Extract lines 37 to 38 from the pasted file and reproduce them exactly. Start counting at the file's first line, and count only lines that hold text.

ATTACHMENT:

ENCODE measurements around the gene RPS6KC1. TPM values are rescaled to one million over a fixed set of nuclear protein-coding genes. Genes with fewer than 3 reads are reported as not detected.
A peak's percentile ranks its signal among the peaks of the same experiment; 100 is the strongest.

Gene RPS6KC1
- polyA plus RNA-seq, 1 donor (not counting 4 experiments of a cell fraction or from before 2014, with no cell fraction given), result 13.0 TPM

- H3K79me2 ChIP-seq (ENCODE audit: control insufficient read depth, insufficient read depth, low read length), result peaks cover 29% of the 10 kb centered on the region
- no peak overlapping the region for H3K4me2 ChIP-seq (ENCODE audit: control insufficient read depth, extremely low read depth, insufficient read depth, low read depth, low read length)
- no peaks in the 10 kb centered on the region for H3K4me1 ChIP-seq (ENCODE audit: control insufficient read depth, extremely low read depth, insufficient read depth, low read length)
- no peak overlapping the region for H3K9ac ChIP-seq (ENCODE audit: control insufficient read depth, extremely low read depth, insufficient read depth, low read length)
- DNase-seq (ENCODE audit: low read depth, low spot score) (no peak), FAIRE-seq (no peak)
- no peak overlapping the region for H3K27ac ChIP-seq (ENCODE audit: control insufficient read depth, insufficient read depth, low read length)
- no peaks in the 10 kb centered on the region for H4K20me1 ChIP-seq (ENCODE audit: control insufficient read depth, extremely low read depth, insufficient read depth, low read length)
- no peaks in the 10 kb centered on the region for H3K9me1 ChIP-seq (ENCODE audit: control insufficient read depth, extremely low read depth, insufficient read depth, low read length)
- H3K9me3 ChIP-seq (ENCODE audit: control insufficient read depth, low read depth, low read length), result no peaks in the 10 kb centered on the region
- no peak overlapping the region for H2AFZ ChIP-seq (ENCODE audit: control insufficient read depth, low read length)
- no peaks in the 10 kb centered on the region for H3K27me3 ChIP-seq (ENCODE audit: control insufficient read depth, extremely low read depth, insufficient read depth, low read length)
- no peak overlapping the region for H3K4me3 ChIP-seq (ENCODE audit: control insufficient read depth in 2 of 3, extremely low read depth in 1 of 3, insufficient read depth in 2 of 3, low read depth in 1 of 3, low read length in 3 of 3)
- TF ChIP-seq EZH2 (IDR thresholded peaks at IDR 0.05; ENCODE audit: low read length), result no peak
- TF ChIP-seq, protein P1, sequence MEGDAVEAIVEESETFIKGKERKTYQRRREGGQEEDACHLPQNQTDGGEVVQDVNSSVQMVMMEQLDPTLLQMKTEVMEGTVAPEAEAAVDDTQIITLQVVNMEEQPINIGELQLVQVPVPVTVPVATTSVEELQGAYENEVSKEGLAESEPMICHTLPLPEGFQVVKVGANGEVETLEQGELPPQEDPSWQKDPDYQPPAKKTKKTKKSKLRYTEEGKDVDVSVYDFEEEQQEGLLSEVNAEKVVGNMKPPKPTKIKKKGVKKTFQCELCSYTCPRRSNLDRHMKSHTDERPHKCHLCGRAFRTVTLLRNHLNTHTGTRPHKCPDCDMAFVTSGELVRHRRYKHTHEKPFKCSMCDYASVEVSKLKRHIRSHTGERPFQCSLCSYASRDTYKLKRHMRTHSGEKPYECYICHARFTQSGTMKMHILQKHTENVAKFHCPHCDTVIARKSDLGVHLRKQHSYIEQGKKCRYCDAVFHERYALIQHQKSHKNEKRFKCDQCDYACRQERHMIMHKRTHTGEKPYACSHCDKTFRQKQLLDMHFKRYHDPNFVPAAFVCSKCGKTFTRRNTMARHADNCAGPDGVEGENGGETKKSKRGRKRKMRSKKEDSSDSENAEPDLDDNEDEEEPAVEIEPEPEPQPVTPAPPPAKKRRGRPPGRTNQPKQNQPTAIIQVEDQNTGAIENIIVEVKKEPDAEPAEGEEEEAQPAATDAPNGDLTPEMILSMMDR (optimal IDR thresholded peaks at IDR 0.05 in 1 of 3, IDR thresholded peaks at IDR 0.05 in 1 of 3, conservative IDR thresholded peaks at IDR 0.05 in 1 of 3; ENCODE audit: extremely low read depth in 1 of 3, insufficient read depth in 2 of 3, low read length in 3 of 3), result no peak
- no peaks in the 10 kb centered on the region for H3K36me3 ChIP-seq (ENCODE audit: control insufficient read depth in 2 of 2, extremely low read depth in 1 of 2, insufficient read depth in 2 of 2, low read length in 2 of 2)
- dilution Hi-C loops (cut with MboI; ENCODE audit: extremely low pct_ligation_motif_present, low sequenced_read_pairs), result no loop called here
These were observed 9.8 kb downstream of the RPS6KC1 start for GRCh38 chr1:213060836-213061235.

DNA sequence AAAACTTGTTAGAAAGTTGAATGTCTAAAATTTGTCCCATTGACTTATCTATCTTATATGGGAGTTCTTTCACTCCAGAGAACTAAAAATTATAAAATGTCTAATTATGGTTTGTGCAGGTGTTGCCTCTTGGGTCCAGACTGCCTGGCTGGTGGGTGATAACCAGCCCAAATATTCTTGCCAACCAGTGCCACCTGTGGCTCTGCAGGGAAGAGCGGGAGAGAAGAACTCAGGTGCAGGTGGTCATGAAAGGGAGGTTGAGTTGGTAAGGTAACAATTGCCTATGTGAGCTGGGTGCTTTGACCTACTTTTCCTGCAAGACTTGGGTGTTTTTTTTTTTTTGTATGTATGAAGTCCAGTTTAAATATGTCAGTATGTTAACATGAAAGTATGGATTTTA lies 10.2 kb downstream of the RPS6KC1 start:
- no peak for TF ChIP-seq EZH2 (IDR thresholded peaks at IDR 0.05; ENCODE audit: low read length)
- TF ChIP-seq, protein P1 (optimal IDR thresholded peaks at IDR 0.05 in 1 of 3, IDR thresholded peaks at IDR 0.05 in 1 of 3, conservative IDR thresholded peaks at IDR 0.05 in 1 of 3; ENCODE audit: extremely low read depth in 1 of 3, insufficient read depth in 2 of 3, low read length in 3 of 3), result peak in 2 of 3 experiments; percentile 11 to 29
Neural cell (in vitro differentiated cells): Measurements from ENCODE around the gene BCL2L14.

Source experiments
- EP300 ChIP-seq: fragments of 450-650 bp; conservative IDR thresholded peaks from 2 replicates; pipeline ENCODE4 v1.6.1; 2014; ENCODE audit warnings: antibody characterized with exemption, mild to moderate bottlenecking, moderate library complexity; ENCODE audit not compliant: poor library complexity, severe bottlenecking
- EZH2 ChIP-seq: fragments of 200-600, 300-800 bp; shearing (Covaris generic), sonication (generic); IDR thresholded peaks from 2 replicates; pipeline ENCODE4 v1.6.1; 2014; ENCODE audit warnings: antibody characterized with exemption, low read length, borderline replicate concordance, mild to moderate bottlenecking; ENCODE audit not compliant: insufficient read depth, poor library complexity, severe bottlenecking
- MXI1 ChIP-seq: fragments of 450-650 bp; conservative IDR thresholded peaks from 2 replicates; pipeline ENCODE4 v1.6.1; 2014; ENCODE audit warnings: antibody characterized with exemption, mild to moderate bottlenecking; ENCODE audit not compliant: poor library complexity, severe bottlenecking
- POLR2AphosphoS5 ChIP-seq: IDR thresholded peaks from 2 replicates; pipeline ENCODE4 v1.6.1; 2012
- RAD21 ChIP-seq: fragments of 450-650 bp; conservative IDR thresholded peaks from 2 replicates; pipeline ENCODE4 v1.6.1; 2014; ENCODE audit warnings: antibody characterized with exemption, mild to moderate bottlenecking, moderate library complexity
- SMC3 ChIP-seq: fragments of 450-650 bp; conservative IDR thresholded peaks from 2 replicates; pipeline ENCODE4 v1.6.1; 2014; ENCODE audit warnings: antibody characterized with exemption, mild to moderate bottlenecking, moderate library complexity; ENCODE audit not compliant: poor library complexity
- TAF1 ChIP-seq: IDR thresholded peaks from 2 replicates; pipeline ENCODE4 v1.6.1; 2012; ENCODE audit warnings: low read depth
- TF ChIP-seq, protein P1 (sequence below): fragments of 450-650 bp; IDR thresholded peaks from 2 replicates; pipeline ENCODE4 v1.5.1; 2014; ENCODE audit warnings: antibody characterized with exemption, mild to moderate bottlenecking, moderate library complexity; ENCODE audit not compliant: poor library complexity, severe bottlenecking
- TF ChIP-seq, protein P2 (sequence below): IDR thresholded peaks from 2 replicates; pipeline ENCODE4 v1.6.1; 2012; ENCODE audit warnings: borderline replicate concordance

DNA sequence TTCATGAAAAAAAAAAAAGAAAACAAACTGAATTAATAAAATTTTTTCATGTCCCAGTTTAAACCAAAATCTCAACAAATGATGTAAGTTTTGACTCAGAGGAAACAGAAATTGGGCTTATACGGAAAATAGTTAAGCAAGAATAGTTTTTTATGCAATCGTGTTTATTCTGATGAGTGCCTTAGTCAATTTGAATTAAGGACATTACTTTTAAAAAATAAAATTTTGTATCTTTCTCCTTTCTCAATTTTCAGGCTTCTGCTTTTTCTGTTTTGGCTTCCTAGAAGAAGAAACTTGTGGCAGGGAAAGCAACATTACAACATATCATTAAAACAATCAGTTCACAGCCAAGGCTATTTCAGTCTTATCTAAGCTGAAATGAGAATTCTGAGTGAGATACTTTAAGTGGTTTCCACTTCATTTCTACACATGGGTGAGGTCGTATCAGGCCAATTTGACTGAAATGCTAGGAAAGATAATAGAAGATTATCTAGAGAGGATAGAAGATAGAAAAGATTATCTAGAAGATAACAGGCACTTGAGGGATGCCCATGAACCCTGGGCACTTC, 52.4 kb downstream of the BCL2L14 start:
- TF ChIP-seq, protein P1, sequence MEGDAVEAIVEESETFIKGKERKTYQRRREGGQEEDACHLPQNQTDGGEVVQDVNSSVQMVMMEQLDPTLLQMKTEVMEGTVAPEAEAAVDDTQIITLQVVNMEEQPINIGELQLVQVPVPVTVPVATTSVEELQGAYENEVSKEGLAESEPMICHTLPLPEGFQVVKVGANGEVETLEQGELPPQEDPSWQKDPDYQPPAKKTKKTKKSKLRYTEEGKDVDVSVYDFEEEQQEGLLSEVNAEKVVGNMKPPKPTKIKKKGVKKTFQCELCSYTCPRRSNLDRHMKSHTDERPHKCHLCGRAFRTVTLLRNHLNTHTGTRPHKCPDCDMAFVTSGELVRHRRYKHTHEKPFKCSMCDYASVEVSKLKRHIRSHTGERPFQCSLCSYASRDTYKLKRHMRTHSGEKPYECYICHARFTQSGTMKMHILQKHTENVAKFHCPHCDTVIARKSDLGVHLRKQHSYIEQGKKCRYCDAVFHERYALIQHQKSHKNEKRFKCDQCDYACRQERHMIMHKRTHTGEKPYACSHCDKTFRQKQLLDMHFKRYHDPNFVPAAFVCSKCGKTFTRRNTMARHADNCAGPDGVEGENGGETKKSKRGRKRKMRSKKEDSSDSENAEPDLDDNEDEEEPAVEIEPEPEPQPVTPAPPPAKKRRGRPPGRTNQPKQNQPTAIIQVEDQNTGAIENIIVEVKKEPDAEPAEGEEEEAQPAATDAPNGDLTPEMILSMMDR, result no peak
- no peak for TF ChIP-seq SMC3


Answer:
- TF ChIP-seq, protein P1, sequence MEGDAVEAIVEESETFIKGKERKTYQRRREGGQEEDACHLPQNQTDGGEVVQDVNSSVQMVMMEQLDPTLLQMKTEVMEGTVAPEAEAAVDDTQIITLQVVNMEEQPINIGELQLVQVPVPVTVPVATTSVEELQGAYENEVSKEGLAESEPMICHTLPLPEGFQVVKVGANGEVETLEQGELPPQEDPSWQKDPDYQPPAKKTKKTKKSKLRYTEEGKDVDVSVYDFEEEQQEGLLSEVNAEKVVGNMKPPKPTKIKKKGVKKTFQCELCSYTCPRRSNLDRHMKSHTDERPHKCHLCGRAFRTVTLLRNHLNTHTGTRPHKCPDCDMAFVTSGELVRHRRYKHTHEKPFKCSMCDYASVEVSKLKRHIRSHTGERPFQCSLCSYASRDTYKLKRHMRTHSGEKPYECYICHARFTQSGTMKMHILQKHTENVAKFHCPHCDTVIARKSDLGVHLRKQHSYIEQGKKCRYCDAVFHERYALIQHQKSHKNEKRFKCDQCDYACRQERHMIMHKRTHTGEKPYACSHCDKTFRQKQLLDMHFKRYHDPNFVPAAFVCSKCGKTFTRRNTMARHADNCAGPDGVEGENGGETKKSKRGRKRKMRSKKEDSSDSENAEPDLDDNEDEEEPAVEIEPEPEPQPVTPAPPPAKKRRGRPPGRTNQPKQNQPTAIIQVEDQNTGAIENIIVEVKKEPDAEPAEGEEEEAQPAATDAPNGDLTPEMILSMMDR, result no peak
- no peak for TF ChIP-seq SMC3